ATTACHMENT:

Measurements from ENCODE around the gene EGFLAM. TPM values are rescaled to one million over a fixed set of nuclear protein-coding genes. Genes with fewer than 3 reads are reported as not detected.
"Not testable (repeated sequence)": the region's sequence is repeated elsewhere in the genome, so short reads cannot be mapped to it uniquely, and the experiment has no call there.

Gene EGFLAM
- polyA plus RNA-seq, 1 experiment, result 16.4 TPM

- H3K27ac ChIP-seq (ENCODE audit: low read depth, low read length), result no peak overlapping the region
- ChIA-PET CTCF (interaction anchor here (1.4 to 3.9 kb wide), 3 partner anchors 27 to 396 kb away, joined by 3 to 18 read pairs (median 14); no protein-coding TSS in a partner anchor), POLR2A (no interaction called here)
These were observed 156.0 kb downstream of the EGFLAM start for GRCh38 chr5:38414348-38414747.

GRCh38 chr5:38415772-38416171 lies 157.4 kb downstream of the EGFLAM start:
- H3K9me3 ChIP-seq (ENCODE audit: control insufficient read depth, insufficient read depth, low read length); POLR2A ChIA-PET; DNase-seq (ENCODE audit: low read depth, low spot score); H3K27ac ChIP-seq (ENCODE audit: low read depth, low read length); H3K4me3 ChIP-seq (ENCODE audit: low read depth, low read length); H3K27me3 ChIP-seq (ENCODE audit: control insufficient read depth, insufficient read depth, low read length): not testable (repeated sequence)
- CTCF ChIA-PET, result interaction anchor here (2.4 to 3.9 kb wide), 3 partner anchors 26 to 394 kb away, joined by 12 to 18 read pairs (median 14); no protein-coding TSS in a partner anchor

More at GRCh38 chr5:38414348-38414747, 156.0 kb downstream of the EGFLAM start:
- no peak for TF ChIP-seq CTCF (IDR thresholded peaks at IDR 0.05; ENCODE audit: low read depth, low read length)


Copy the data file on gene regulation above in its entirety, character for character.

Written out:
Measurements from ENCODE around the gene EGFLAM. TPM values are rescaled to one million over a fixed set of nuclear protein-coding genes. Genes with fewer than 3 reads are reported as not detected.
"Not testable (repeated sequence)": the region's sequence is repeated elsewhere in the genome, so short reads cannot be mapped to it uniquely, and the experiment has no call there.

Gene EGFLAM
- polyA plus RNA-seq, 1 experiment, result 16.4 TPM

- H3K27ac ChIP-seq (ENCODE audit: low read depth, low read length), result no peak overlapping the region
- ChIA-PET CTCF (interaction anchor here (1.4 to 3.9 kb wide), 3 partner anchors 27 to 396 kb away, joined by 3 to 18 read pairs (median 14); no protein-coding TSS in a partner anchor), POLR2A (no interaction called here)
These were observed 156.0 kb downstream of the EGFLAM start for GRCh38 chr5:38414348-38414747.

GRCh38 chr5:38415772-38416171 lies 157.4 kb downstream of the EGFLAM start:
- H3K9me3 ChIP-seq (ENCODE audit: control insufficient read depth, insufficient read depth, low read length); POLR2A ChIA-PET; DNase-seq (ENCODE audit: low read depth, low spot score); H3K27ac ChIP-seq (ENCODE audit: low read depth, low read length); H3K4me3 ChIP-seq (ENCODE audit: low read depth, low read length); H3K27me3 ChIP-seq (ENCODE audit: control insufficient read depth, insufficient read depth, low read length): not testable (repeated sequence)
- CTCF ChIA-PET, result interaction anchor here (2.4 to 3.9 kb wide), 3 partner anchors 26 to 394 kb away, joined by 12 to 18 read pairs (median 14); no protein-coding TSS in a partner anchor

More at GRCh38 chr5:38414348-38414747, 156.0 kb downstream of the EGFLAM start:
- no peak for TF ChIP-seq CTCF (IDR thresholded peaks at IDR 0.05; ENCODE audit: low read depth, low read length)